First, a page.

Your Antibiotic Abuse is Taking India to a Primitive Age Without Antibiotics, Says Experts
Antibiotic resistance (Photo Credits: Pixabay)

The lack of restrictions on access to antibiotics and their irrational use, non-standardized microbiology laboratories, use of antibiotics in animal husbandry and fisheries, and lack of sanitation are leading to widespread antibiotic resistance in India, and there is a danger of the country slipping back into the pre-antibiotic era. The situation can become alarming considering that the crude infectious disease-related mortality rate in India is 416.75 per 100,000 persons, which is about twice the prevalence rate in the United States (World Bank data). There is also a 15-times greater burden of infectious diseases per person in India than in the UK.

This was said by experts in antimicrobial resistance (AMR) from India and abroad who are in Kochi to participate in the two-day ‘International Conference on Antibiotic Stewardship and Infectious Diseases,’ to be held at Amrita Institute of Medical Sciences on October 27-28, 2018. They highlighted the importance of ’Antibiotic Stewardship,’ which means a combination of practices to rationalize antibiotic use through the right dose, right drug, right duration, right frequency, right patient and right indication. Rationalizing the use of antibiotics is essential to reduce the burden of infectious diseases, the experts said at the event, which saw the participation of ten prominent international speakers from the UK, the US and South Africa.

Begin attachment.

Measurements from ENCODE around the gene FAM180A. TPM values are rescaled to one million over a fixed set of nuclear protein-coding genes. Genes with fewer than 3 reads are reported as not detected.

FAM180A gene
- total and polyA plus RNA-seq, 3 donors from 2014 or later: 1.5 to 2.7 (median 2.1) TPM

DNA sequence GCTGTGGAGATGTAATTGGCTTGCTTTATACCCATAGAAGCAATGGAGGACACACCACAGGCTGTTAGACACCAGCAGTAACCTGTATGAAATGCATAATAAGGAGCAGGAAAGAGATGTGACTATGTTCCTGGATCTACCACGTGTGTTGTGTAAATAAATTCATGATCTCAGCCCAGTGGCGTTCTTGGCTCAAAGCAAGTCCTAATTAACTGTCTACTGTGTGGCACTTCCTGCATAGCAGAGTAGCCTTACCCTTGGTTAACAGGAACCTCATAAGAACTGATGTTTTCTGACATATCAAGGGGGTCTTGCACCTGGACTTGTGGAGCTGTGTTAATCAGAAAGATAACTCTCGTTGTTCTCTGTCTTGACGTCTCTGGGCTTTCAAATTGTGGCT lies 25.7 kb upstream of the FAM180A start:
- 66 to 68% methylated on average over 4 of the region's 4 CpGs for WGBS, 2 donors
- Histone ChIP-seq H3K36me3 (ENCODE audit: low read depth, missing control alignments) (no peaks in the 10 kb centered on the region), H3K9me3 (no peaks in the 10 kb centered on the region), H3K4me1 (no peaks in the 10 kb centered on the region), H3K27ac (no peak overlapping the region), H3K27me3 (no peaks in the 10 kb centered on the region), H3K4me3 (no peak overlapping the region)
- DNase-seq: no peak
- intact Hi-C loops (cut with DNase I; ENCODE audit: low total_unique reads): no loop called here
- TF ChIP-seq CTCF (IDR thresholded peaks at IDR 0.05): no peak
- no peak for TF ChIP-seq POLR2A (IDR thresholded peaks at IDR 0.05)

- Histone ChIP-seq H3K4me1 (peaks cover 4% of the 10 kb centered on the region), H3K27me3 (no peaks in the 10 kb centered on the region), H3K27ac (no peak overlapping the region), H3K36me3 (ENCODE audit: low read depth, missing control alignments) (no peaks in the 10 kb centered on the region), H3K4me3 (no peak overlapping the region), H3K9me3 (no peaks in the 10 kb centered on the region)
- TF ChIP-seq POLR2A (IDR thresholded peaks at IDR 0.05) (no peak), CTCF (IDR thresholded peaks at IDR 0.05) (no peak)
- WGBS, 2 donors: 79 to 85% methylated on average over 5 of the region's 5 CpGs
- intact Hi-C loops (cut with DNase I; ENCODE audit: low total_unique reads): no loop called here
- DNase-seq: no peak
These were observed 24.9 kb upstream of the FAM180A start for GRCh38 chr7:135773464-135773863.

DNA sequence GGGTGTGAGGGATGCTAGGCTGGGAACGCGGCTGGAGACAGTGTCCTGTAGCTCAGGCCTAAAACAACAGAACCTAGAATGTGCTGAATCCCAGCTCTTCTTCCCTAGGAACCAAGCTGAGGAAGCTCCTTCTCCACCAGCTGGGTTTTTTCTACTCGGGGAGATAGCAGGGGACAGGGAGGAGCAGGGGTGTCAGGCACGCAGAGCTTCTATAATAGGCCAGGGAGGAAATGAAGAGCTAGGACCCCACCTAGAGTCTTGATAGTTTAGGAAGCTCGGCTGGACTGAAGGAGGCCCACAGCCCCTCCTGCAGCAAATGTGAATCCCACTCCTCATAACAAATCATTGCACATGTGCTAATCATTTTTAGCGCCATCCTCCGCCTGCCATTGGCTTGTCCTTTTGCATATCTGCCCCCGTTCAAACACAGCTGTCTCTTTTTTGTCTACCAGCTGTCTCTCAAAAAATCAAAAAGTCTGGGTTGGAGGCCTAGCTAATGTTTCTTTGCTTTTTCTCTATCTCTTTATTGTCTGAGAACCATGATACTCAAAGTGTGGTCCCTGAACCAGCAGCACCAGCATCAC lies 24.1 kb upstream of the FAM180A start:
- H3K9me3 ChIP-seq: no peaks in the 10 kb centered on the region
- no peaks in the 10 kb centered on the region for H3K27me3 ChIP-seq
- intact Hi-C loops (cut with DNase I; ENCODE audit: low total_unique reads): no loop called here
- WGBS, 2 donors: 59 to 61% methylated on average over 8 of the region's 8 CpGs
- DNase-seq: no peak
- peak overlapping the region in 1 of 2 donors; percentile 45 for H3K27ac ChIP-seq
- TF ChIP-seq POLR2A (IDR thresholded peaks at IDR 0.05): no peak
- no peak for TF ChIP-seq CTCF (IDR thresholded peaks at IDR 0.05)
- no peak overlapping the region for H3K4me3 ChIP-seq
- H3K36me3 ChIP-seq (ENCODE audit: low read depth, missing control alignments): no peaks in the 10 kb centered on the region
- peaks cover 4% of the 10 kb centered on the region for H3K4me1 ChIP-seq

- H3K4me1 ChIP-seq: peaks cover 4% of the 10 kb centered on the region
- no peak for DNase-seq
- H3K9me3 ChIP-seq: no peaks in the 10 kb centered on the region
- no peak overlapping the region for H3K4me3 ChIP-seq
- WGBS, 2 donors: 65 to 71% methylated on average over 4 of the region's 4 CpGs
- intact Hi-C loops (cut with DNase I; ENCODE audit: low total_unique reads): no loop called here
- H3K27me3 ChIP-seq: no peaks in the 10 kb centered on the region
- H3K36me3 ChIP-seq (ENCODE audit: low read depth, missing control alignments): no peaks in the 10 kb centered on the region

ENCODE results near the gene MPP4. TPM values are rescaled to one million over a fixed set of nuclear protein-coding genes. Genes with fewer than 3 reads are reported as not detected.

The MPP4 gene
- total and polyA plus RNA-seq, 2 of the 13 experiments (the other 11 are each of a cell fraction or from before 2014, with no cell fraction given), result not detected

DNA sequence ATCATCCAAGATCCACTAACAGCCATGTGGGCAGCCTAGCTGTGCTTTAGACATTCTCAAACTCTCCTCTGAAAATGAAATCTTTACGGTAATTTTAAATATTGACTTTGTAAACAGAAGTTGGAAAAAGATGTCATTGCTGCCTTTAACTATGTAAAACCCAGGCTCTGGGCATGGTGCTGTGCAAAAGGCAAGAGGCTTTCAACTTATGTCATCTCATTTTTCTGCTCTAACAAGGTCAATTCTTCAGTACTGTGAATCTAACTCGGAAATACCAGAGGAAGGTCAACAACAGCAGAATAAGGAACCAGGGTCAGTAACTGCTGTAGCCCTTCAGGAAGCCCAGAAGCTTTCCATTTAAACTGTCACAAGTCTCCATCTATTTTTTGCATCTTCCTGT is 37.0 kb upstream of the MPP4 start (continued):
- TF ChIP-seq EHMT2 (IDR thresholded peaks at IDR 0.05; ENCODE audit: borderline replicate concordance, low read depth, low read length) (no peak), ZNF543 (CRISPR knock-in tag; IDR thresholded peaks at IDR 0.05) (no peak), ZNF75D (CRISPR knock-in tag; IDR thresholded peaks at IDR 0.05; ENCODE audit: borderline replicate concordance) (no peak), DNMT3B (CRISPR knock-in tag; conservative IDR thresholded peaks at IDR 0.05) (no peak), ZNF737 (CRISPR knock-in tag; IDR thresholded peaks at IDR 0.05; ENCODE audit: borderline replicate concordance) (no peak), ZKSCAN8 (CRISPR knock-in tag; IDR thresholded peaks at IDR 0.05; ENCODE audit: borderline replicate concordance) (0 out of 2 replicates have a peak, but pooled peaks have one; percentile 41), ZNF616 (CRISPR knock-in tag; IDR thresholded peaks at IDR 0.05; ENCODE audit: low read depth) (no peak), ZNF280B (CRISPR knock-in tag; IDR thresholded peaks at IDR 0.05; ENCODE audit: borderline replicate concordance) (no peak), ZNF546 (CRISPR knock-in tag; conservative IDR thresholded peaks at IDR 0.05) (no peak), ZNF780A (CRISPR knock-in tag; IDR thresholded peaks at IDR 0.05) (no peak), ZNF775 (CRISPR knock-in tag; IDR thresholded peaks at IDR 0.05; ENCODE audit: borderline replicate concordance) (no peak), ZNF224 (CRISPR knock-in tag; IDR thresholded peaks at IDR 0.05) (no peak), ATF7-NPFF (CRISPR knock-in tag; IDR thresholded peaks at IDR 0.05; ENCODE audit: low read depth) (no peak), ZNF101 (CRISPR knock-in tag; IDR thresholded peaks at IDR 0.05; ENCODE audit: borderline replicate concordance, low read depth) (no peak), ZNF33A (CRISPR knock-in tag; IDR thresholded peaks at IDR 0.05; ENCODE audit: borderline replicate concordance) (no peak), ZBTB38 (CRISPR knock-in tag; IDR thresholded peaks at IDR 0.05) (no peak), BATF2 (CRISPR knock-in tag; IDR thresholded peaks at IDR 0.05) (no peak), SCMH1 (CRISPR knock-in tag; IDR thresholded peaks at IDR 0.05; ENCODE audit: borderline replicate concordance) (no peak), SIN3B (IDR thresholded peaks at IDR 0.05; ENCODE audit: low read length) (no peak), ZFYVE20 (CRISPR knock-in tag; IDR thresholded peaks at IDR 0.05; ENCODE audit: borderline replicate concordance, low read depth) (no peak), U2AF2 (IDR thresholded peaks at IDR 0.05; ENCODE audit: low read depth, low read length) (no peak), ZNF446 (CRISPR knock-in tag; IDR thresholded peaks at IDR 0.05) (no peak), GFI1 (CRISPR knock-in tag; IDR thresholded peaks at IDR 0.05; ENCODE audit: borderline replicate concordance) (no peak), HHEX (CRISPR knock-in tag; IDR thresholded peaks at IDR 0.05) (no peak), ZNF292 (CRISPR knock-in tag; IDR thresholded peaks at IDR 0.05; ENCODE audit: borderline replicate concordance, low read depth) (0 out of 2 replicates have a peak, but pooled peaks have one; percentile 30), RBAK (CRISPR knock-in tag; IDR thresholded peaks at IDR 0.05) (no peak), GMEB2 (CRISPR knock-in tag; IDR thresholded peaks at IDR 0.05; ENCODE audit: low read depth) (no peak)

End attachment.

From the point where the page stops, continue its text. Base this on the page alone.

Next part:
Said Dr Sanjeev K Singh, Medical Superintendent, Amrita Institute of Medical Sciences, Kochi: "Over-consumption of antibiotics is rampant in India. A recent study in Kerala has found that 89% of all doctors prescribe antibiotics on daily basis. Hence, when a patient suffers from, say, symptoms of upper-respiratory infection, diarrhoea or vomiting – which usually indicate a disease that is viral in nature and therefore should not be treated with antibiotics – the patient gets prescribed a course of antibiotics. It, therefore, comes as no surprise that India consumes the highest volume of antibiotics in the world.”

He added: “Internationally, the spread of antibiotic resistance is high too but the access to antibiotic drugs is controlled and a third party monitors their use and consumption, leading to rational practices. An Antimicrobial Stewardship Program along with good Antibiotic Prescription Practices (GAP) is an effective strategy for optimization and rationalizing the use of antimicrobials. All healthcare professionals in India need to be educated on rational antibiotic prescribing. This, along with effective patient education to not take antibiotics unnecessarily, can help optimize the use of antimicrobials in Indian hospitals. Such optimization is urgently needed considering that as many as 90% of the estimated antibiotic resistant deaths in the world come from low and middle-income countries. However, the challenge is that, presently, there is a lack of data regarding infection control practices in Indian hospitals and their hygiene and sanitation is poor. There is also an absence of standardization around these aspects in hospitals across the country.”